This technical overview by veteran real-time instructor David Kalinsky examines a number of design patterns used to architect high-availability embedded systems. Their design is based on a combination of redundant hardware components and software to manage fault detection and correction, to achieve "five-nines" (99.999%) or greater availability, equivalent to less than 1 second of downtime per day.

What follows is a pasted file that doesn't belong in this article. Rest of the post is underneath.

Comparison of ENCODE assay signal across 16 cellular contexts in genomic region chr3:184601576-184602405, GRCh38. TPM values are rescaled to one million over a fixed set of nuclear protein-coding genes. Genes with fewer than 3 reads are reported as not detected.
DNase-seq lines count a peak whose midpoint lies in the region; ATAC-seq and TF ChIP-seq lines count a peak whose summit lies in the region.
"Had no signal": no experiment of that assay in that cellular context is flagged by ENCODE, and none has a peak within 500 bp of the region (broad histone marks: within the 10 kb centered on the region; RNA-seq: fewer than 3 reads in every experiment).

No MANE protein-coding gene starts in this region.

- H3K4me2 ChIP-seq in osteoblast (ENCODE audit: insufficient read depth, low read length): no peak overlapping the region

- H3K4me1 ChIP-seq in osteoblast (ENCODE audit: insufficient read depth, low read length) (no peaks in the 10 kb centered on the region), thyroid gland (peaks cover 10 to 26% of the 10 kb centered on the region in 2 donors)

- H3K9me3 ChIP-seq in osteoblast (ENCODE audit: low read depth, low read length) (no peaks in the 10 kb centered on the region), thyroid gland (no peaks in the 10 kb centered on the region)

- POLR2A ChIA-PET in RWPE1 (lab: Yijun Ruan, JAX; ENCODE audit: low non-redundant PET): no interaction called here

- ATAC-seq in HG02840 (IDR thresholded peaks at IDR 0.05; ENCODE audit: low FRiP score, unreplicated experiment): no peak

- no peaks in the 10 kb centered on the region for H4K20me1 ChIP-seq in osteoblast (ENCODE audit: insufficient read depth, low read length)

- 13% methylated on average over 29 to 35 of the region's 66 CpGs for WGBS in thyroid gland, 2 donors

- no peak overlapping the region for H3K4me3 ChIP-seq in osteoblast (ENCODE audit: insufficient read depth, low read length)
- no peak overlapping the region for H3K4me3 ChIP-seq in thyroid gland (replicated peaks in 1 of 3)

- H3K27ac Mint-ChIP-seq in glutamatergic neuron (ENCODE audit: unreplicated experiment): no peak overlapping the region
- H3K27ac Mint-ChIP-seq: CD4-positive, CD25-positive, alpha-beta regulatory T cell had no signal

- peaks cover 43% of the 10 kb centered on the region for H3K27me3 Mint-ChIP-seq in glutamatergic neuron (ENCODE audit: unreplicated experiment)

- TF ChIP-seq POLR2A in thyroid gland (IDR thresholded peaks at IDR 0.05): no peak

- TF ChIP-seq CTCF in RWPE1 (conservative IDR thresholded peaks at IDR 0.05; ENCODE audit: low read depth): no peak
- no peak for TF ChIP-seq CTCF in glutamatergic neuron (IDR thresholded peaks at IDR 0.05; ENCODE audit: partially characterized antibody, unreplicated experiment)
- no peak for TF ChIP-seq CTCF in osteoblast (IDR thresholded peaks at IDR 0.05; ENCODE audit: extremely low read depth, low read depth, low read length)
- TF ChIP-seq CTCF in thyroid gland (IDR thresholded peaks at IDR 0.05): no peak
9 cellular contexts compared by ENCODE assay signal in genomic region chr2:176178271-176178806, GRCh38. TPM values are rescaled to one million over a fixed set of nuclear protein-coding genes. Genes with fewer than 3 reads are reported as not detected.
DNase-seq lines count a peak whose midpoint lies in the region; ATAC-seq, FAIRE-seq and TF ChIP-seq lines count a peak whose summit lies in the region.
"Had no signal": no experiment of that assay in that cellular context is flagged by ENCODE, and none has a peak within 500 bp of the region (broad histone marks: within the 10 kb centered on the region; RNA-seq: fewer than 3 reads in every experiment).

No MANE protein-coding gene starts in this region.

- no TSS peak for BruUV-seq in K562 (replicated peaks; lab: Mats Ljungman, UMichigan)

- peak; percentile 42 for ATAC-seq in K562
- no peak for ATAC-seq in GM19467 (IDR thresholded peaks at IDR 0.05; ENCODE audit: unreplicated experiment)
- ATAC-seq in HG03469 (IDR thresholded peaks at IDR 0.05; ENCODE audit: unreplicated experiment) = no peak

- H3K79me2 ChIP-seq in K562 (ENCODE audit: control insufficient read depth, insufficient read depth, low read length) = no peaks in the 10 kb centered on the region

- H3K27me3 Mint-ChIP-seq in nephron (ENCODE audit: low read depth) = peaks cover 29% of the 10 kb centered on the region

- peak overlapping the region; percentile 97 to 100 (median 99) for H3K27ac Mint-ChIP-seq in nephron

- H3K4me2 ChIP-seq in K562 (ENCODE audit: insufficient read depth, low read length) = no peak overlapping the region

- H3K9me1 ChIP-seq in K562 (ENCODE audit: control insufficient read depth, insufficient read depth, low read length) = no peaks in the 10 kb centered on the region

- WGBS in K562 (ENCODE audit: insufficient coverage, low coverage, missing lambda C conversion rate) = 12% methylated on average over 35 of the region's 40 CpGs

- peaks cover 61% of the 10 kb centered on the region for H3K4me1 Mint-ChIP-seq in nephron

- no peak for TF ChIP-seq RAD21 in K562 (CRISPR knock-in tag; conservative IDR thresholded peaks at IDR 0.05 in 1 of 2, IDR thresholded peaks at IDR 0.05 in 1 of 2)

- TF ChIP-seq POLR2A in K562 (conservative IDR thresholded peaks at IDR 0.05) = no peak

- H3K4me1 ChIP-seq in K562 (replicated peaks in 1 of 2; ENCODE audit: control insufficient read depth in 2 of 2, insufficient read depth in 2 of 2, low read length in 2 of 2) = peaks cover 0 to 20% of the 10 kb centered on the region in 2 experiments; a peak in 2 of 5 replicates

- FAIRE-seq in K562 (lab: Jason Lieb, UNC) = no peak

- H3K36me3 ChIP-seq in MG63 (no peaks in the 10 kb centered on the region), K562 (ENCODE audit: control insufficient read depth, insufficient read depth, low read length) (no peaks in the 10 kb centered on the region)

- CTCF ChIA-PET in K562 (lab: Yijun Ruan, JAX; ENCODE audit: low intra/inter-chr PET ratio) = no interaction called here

After a quick presentation of definitions relevant to high availability and fault management, basic hardware N-plexing and voting issues are discussed. This is followed by an in-depth discussion of software/system fault tolerance techniques appropriate for embedded systems, starting with the static method of N-version programming. A number of dynamic software fault tolerance techniques are then surveyed, including Checkpoint-Rollback, Process Pairs and Recovery Blocks. The discussion continues with a forward error recovery technique called Alternative Processing. Many real-world examples are presented.
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